Boris Johnson will update the cabinet later, as UK and EU officials hold talks on getting a deal done in time for the 31 October Brexit deadline.
Commons Leader Jacob Rees-Mogg said "compromise" was inevitable and the PM could be "trusted" to get an agreement acceptable to Leave-backing MPs.
Parliament will meet on Saturday and vote on any deal achieved by Mr Johnson at a Brussels summit this week.
Labour said it would "wait and see", but would oppose anything "damaging".
Shadow business secretary Rebecca Long-Bailey told BBC One's Andrew Marr Show: "We don't think the Tories have moved too far on on their deal."
SNP leader Nicola Sturgeon told the same programme: "We will not vote for the kind of deal specified by Boris Johnson."
Talks in Brussels between UK and EU officials - described as "intense technical discussions" - are continuing on Sunday.
Ambassadors to the EU from 27 member countries are scheduled to meet this evening and Michel Barnier, the EU's chief Brexit negotiator, is expected to brief them on the talks.
The summit in Brussels on Thursday and Friday is seen as the final chance to get a Brexit deal agreed ahead of the 31 October deadline.
Home Secretary Priti Patel told the Andrew Marr Show there was much "speculation" about what could be included.
She added: "Progress has been made by the prime minister."
Asked about Labour's stance, Ms Patel replied: "They are clearly playing politics. The British public want to ensure that we get Brexit done."
Mr Rees-Mogg wrote in the Sunday Telegraph: "In the final stages of the Brexit negotiation, compromise will inevitably be needed, something even the staunchest Leavers recognise albeit unwillingly - but as a Leaver Boris can be trusted.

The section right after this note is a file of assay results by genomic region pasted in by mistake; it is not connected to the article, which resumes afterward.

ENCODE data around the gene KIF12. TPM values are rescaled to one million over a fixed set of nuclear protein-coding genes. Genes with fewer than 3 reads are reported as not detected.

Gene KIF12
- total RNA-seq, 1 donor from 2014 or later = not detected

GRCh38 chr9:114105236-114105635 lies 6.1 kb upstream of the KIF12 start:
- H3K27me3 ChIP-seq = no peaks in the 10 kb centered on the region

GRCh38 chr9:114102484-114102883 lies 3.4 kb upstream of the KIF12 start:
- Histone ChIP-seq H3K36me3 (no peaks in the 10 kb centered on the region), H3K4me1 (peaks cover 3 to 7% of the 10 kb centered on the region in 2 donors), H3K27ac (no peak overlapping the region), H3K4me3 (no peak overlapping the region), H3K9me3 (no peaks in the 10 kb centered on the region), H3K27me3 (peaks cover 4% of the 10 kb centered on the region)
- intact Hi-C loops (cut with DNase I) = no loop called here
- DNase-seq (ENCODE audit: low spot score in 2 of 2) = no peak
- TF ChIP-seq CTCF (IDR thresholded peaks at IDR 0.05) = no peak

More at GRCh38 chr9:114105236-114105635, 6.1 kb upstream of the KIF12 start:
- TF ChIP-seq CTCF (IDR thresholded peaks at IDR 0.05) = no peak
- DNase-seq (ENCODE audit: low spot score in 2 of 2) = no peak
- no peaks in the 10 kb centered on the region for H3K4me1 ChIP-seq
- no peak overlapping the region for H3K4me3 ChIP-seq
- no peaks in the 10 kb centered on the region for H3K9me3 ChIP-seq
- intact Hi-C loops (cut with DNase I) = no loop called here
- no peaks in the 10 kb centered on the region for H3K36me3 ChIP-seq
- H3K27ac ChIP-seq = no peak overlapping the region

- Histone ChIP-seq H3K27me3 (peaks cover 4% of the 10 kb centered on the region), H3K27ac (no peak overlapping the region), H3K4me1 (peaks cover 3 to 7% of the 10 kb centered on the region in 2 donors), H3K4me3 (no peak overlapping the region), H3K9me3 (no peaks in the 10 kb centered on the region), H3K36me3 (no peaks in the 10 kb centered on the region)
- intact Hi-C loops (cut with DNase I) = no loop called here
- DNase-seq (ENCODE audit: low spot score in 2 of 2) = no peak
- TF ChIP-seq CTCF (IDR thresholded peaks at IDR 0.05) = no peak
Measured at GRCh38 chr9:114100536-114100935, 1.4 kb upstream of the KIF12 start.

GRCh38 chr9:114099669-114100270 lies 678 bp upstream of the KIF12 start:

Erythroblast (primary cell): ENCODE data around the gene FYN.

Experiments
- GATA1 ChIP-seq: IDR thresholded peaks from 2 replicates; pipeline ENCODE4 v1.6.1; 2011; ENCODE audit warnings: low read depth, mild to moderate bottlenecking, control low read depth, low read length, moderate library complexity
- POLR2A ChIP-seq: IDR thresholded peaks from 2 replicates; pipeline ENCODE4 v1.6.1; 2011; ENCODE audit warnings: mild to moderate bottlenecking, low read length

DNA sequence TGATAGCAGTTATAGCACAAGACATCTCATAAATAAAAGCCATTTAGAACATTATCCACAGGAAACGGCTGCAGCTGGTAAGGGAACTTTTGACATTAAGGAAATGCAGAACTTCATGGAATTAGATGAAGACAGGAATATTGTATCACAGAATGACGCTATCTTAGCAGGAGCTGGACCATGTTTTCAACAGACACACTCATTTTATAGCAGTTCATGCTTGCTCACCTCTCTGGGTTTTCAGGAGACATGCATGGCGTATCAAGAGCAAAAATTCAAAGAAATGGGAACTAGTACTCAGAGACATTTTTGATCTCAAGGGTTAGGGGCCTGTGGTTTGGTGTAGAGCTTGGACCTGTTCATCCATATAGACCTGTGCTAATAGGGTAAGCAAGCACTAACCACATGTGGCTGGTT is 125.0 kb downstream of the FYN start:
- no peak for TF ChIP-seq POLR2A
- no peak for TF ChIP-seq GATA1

"He wants to take back control and has dedicated his political career to this noble cause. If he thinks the ship of state is worth an extra ha'porth of tar he deserves support."
Mr Johnson's revised proposals - designed to avoid concerns about a hard border on the island of Ireland after Brexit - were criticised by EU leaders at the start of last week.
However, on Thursday, Mr Johnson and Irish Prime Minister Leo Varadkar held talks and said they could "see a pathway to a possible deal".
The Benn Act, passed by Parliament last month, requires Boris Johnson to ask EU leaders for a delay to Brexit if a deal has not been reached and agreed to by MPs by 19 October.
Liberal Democrat leader Jo Swinson told Sky News that, although the detail of any deal had yet to be confirmed, it looked "much the free-trade agreement type proposal that was put forward in November 2018 that the government's own analysis showed would be catastrophic".
She added that any deal should "be put to the public so they can have the final say".
Labour leader Jeremy Corbyn said: "I think many in Parliament - not necessarily Labour MPs, others - might be more inclined to support it [if there was a referendum] even if they don't really agree with the deal. I would caution them on this."
The first Queen's Speech of Mr Johnson's premiership, delivered during the State Opening of Parliament on Monday, will see the government highlight its priorities, including on Brexit.
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